Medical Training Gives Hudson an Edge

Medical Training Gives Hudson an Edge

KimberlyBy Kimberly Hudson

Of all Kimberly Hudson’s numerous accomplishments, certifications and experiences, probably nothing has informed her practice as a skilled speech, language and reading expert as her medical training.

Hudson, the founder and owner of The Curious Edge, a clinic in Lexington that treats dyslexia and reading issues, is a certified dyslexia testing and interventionist specialist.

After receiving her bachelor’s degree in speech therapy at UK, she earned her master’s at the University of Tennessee, taking the medical track instead of the education track.

She then worked in a medical setting for nearly 20 years, including rehab work with acute and sub-acute patients.

She also served on a medical team at UK that included a pediatrician, psychologist and an occupational, physical and speech therapist.

The team evaluated and diagnosed infants and toddlers with a wide range issues from autism to cerebral palsy, plus uncommon neurological and genetic disorders.

“That experience was invaluable,” Hudson said.

Collaborating daily with medical professionals kept Hudson on her toes.

“I had to know how the brain worked frontward and backward,” she said. “When I talked with neurologists, I had to be precise in my observations and know about cranial nerves and pathways.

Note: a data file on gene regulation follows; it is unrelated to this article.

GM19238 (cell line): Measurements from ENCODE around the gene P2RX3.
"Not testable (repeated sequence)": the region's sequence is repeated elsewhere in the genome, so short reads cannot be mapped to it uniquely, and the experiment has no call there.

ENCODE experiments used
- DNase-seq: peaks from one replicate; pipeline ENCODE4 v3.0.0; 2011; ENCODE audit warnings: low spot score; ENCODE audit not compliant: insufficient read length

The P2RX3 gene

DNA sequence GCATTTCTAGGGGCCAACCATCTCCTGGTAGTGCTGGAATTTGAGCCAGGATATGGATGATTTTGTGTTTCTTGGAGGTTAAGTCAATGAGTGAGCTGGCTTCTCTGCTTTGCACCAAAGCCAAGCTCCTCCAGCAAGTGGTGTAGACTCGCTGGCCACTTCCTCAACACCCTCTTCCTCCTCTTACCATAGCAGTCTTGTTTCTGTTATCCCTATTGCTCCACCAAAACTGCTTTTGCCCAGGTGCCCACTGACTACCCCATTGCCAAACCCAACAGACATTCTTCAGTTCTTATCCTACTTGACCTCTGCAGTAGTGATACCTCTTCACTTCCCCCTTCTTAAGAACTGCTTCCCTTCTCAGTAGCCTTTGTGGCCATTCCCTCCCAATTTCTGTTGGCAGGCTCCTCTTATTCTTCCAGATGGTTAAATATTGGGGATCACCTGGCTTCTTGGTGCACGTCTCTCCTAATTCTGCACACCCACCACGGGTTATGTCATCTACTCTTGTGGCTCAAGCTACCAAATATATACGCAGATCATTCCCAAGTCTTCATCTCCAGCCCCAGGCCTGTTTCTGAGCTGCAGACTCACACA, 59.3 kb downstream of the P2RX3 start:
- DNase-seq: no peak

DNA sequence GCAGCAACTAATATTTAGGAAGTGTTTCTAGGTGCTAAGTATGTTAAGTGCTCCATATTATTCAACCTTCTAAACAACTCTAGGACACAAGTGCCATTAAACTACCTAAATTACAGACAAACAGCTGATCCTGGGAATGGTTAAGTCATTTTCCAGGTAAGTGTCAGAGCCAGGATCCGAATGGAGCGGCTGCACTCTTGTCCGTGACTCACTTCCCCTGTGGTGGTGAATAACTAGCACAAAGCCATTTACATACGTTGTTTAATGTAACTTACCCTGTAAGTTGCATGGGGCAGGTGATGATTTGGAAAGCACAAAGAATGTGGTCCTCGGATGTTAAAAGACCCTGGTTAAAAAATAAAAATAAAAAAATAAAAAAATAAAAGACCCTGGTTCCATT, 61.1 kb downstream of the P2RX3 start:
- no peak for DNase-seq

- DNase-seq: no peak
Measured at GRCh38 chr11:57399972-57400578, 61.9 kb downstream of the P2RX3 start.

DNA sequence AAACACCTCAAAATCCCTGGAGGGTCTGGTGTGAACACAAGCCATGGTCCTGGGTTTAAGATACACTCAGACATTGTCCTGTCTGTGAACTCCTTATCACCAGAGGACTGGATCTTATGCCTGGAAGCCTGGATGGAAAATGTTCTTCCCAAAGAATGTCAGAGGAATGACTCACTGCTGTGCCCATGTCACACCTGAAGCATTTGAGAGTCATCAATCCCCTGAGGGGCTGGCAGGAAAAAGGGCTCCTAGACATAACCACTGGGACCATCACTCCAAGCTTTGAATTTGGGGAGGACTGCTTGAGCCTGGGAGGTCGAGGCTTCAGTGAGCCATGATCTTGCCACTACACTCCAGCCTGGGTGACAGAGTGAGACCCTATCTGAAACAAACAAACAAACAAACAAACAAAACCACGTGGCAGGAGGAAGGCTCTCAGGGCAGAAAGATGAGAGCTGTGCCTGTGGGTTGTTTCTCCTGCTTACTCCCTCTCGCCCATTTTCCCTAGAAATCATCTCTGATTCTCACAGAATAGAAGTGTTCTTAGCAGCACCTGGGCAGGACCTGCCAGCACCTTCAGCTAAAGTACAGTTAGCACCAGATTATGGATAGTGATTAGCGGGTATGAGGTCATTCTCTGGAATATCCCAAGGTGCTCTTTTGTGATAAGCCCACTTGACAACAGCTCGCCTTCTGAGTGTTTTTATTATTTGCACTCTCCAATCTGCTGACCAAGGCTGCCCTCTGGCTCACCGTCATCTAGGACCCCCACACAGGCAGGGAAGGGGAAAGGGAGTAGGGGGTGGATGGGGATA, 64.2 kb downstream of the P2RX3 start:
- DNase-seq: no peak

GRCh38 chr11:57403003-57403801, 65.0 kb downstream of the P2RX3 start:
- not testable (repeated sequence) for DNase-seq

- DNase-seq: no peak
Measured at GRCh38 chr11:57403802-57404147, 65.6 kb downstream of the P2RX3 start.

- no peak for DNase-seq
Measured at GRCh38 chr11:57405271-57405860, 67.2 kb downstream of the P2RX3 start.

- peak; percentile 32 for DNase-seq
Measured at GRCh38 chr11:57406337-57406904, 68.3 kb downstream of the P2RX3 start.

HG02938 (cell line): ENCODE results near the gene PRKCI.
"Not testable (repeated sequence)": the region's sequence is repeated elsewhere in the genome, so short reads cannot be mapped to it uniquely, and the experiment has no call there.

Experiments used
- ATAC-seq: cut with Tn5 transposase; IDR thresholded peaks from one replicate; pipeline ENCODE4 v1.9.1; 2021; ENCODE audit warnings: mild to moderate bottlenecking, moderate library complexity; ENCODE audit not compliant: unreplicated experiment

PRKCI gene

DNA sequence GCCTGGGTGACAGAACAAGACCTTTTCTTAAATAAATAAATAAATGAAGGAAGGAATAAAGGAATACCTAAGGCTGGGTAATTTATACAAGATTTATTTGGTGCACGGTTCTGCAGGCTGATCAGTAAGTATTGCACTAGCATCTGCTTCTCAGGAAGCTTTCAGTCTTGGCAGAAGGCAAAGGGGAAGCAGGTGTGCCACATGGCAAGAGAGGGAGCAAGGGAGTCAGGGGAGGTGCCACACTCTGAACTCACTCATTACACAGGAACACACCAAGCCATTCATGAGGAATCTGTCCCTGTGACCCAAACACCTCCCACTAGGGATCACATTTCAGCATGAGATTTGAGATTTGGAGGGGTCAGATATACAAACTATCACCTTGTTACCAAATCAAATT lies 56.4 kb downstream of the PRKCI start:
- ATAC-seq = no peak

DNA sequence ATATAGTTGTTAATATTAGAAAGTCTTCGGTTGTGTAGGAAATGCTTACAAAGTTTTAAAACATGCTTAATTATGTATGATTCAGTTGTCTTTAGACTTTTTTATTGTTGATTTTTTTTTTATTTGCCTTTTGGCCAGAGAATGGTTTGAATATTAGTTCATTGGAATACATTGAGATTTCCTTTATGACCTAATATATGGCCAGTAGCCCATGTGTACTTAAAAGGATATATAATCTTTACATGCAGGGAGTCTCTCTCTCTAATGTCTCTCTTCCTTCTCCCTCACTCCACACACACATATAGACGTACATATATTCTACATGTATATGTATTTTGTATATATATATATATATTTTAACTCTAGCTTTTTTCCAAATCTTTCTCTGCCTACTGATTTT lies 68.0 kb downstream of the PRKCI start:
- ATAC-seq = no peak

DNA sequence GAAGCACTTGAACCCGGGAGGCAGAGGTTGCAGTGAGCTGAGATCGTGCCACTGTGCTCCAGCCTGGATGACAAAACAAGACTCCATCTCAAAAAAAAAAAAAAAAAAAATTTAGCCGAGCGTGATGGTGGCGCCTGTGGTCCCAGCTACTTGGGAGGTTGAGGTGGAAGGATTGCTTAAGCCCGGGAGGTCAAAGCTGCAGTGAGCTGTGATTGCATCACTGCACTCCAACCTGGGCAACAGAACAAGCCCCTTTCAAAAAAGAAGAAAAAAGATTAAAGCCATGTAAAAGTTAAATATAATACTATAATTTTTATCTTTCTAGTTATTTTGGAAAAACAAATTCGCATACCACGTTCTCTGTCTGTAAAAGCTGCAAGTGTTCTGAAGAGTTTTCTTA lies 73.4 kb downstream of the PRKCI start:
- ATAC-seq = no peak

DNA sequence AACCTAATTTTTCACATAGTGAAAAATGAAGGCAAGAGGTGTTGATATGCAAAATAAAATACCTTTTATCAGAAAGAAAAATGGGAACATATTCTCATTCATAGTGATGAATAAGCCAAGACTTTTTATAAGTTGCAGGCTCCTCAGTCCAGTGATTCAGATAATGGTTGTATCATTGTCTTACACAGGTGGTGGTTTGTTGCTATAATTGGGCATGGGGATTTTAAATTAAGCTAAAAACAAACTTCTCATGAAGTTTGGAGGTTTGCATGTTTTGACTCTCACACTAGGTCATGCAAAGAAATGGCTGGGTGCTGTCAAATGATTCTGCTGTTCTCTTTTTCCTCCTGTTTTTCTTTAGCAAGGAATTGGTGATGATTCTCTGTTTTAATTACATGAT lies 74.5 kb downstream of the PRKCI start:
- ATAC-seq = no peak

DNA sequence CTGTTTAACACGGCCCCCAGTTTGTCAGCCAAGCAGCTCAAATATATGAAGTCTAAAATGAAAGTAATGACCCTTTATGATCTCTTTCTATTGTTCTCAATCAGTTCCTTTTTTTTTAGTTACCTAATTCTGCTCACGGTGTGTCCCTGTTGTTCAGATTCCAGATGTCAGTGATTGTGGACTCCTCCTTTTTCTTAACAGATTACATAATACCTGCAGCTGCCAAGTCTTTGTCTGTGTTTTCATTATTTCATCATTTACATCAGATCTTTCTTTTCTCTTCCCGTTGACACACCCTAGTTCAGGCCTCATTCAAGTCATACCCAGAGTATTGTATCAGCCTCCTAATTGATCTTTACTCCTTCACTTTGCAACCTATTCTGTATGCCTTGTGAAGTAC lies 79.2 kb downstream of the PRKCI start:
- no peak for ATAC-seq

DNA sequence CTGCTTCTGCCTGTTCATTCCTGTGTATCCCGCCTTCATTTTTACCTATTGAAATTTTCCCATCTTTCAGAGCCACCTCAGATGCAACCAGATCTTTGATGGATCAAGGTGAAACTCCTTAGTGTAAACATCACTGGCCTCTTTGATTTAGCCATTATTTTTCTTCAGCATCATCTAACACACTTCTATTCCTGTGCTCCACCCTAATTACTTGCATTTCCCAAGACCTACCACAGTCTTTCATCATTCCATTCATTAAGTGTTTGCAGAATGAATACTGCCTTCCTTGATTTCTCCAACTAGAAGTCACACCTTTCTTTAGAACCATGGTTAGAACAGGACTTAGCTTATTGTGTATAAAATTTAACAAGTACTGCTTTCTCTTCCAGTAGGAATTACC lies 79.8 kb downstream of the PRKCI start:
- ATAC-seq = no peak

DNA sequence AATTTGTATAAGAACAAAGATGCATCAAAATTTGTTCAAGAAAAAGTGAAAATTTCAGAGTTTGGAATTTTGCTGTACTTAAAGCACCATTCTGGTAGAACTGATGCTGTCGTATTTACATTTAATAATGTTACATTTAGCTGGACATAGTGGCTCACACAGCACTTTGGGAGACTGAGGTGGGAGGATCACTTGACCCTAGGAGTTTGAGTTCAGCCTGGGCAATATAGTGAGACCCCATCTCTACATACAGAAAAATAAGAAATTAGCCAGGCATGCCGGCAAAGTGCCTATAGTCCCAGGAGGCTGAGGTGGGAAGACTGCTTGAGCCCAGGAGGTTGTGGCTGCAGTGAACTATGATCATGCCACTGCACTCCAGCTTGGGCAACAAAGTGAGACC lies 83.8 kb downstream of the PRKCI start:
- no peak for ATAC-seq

“I felt that I had to be right or I’d risk losing credibility.”

Hudson also thirsts for more knowledge and best practices. Her certification requires 15 hours of continuing education annually.

Three years ago, she amassed 70 hours in 12 months, earning her a top award from The American Speech-Language Hearing Association.

Even better, that education led to major treatment changes at Curious Edge – and much improved outcomes for patients.

“I used that continuing education to meet face to face with doctors and leaders in our field,” Hudson said.

Now, instead of focusing on reading only, Hudson and her team concentrate on improving cognitive processing skills.

Bolstering working memory and processing speed provides students with a strong foundation for learning.

“Once we correct weaknesses in those processing areas,” Hudson said, “students have the skills they need to succeed.


Info:  (859) 899-3343 (EDGE) or

Photo: Kimberly Hudson